In his fast-read book, The Little Big Things: 163 Ways to Pursue Excellence, management guru Tom Peters devotes at least 15 of the 163 slots to the same thing—saying, “Thank you.” These words are free and very powerful.
- All the money and time we spend on contests and rewards when most people just want to be appreciated.
- How often we overlook the little things and fail to acknowledge what people are doing for and with us.
- How often we only acknowledge the big things (of which there aren’t that many).
- Only sincere and heartfelt appreciation works; people know when it’s not real.
- Most of us would unleash our discretionary energy and go the extra mile just to hear someone, especially our managers, say, “Thank. I really like what you did.”
- There are a million ways to say, “Thank you” without becoming repetitive or boring.
- Showing thanks is as good as saying it.
- Sometimes a surprise gift accompanied by a “Thank you” can move mountains.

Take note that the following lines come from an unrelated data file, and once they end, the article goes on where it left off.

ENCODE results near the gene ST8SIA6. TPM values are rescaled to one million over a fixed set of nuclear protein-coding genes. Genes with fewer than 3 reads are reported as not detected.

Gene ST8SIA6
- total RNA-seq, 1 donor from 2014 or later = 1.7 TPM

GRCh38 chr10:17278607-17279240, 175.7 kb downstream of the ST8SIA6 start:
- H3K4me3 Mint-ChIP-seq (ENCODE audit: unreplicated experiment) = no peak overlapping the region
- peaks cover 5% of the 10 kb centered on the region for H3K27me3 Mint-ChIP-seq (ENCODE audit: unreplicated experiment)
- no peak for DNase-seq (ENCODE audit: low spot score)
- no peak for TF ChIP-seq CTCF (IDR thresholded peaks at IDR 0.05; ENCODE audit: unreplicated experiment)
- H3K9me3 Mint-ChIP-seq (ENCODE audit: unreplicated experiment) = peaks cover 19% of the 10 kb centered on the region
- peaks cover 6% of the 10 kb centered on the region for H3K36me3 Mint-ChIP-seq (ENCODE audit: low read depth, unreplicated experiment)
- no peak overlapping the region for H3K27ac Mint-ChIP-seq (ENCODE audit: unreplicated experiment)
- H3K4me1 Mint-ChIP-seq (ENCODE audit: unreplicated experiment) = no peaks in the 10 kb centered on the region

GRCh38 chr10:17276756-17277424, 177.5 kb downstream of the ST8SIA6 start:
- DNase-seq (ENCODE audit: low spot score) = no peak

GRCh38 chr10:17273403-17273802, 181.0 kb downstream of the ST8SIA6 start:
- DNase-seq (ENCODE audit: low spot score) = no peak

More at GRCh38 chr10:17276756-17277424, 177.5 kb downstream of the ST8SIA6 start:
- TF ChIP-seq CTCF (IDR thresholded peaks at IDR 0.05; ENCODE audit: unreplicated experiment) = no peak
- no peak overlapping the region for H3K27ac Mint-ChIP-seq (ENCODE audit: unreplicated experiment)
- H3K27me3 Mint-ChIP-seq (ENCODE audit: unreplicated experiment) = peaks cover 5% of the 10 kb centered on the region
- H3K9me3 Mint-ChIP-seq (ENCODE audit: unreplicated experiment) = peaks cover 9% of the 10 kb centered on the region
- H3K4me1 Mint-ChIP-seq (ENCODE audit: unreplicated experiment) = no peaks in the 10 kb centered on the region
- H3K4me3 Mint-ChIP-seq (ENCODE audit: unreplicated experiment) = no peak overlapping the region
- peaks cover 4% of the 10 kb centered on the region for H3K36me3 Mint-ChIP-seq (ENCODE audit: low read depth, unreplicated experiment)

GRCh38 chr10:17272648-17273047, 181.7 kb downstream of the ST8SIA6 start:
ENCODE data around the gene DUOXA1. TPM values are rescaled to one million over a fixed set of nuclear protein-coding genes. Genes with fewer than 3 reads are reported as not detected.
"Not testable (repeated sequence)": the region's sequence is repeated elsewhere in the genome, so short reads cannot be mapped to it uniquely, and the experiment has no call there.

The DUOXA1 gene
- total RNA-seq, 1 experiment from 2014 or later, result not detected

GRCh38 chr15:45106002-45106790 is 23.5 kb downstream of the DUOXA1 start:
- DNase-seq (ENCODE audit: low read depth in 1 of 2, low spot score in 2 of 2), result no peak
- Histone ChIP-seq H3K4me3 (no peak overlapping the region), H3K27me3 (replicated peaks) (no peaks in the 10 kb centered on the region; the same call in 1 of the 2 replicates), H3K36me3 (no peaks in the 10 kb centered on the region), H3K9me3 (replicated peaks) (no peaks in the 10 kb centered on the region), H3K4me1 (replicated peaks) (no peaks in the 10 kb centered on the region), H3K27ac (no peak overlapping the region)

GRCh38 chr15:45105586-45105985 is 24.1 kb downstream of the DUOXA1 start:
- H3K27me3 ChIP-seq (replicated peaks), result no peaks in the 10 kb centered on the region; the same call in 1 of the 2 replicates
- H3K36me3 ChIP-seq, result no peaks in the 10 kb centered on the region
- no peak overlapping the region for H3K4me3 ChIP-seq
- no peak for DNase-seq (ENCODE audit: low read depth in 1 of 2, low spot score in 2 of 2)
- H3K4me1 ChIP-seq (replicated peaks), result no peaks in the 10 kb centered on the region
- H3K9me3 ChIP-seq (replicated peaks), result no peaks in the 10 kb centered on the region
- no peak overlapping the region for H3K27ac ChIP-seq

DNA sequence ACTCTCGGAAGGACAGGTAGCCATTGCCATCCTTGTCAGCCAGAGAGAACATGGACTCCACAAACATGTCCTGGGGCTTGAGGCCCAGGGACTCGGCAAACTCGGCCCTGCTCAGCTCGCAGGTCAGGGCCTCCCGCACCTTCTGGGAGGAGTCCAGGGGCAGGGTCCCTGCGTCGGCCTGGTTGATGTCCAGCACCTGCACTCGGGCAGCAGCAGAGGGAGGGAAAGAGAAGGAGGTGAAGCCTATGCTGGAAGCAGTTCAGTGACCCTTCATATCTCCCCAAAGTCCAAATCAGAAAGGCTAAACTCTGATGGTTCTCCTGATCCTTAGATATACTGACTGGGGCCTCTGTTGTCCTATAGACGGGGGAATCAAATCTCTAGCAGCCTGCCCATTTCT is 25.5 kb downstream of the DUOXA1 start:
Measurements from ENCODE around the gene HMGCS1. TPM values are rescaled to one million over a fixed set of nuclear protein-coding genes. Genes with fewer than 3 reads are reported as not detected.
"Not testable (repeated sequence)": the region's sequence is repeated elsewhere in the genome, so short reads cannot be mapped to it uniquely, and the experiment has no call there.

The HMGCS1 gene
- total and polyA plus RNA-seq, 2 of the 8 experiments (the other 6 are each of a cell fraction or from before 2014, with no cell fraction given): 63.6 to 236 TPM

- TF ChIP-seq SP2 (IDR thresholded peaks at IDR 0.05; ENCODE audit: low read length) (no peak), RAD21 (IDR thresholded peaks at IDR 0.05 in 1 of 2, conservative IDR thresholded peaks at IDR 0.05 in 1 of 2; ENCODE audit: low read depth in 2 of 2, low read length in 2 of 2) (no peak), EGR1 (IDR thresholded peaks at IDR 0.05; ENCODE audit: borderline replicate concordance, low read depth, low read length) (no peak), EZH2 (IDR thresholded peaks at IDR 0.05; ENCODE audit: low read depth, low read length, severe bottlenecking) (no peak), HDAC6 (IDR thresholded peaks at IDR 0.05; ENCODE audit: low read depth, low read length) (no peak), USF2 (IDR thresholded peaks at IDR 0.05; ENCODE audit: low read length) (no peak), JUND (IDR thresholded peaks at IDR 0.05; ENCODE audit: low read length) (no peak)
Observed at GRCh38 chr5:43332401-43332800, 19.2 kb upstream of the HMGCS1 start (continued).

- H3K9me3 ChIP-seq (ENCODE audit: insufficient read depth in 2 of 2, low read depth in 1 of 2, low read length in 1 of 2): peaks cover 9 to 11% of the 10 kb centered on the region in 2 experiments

- Thankful work places have powerful morale.
- Colleague engagement begins with an environment of appreciation for achievement and a job well done.
- Gratitude never busted anyone’s budget.
- Saying, “Thank you” requires, at most, 1 minute; a small price to pay to engage your team.
- When we’re too busy to notice our team and express our appreciation we’re just too busy.
- Thanks doesn’t end with our colleagues. It extends to our associates, clients, vendors and families.
- If it doesn’t come naturally, put it in your calendar to thank people regularly.
Work, however much rewarding, can be hard and tiring. A little “chicken soup for the soul” goes a long way. Thanks!